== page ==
It seems that twice a year Stephen Merritt schedules a group of open studio shows at his home in Irondequoit, NY.  Stephen invites other artists to share the spotlight and on a recent visit I found the sculptural art of Dejan Pejovic out along the walk that leads to the indoor portion of the exhibition.  I stopped to talk with Dejan who has recently been working in fired terracotta clay.  The results are rib-cage like structures that hint at something monumental.  I really enjoyed the textures and colors of these fired pieces and with them I am somehow reminded of grand cathedrals in Europe with their flying buttresses.  The delicacy and strength of the "Sagrada Familia" of Antoni Gaudi in Barcelona has some quality that Dejan's work shares - something wanting to soar into space.

Stephen Merritt
in his show "Art in June"

Stephen Merritt took the time to discuss the qualities of reduction firing for his porcelain works, and how a certain red color was achieved on a glaze that he prepared.  I was wondering how such a sharp red could be the result of firing a copper glaze - and I found out that it has to do with the particular physics of the glaze components, where the pot was fired in the kiln, and the temperatures and eddies in the process itself.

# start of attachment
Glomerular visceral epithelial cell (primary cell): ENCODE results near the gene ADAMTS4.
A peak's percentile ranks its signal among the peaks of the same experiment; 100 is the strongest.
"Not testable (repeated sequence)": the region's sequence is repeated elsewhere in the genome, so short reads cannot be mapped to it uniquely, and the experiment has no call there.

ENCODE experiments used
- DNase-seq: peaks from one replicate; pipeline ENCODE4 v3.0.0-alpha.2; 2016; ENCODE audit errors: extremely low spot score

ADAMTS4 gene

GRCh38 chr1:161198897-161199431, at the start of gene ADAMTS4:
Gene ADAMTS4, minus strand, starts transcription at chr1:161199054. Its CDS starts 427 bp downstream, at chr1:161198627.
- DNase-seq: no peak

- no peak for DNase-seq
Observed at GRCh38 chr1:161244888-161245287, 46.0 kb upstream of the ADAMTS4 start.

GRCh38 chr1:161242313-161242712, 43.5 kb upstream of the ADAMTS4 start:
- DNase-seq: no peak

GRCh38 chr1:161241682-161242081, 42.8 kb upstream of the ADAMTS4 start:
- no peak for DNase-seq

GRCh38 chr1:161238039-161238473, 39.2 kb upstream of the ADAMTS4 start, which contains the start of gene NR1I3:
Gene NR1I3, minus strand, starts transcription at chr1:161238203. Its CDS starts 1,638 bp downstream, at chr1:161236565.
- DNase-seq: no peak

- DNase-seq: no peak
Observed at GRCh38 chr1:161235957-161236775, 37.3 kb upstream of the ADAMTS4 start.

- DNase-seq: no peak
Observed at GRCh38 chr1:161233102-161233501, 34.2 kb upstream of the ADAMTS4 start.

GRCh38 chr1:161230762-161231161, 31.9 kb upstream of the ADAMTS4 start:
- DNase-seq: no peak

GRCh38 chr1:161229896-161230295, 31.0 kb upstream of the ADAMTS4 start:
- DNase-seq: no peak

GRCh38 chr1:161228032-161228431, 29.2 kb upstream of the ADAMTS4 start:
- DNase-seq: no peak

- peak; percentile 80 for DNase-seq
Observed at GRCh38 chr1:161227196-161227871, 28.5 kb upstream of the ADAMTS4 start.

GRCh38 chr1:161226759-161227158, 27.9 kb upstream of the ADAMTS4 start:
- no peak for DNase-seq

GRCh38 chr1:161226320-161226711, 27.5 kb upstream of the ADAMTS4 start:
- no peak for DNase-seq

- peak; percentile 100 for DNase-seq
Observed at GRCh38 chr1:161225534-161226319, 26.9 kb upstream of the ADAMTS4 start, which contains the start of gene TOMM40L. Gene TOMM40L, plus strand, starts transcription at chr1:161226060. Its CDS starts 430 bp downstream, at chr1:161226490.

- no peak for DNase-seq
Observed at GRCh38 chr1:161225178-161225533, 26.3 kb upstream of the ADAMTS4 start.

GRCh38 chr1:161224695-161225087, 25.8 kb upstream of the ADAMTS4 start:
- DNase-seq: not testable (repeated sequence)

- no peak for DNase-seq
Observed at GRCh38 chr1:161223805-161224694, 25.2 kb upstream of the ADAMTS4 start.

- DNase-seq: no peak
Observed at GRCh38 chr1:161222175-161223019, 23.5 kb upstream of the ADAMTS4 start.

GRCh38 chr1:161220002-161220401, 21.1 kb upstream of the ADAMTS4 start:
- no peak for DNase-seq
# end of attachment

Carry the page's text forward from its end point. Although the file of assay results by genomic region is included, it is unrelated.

Stephen's art has a simple, elegant look to it, and ( full disclosure ) I am very happy with the artwork of his that I have in my collection at home.  Also in the show this week were wood sculpted horses by Dan Malczewski and paper collage by Christina Laurel.

6 x 6 x 2014
at Rochester Contemporary Art Center

At the opening of the 6 x 6 show at RoCo, the joint was jumpin...  Over 6,700 artworks were pinned to the walls in search of new owners.  Director, Bleu Cease is looking for sales of at least 2,500 of these little beauties.  There is something for everyone here, and you can't beat the price!  Twenty dollars for each purchase, and after June 10th you can look at the artworks online and buy what you want.

I donated some work for this cause and so did my students and hundreds of other artists.  It is fun to go in and see if you can recognize the work of a specific artist - though nothing is signed on the front of the artwork.  It is also interesting to see what artists do within the parameters of the six inch square that they have to work with.

"Under The Influence"
1975 Gallery, 89 Charlotte Street, Rochester, NY